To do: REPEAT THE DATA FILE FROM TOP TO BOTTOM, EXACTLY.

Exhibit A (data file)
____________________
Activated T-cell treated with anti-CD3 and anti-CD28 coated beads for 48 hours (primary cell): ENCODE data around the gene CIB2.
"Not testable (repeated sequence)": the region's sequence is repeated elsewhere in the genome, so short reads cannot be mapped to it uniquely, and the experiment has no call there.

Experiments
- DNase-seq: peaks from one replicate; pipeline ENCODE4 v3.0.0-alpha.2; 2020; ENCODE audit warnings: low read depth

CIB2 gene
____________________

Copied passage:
Activated T-cell treated with anti-CD3 and anti-CD28 coated beads for 48 hours (primary cell): ENCODE data around the gene CIB2.
"Not testable (repeated sequence)": the region's sequence is repeated elsewhere in the genome, so short reads cannot be mapped to it uniquely, and the experiment has no call there.

Experiments
- DNase-seq: peaks from one replicate; pipeline ENCODE4 v3.0.0-alpha.2; 2020; ENCODE audit warnings: low read depth

CIB2 gene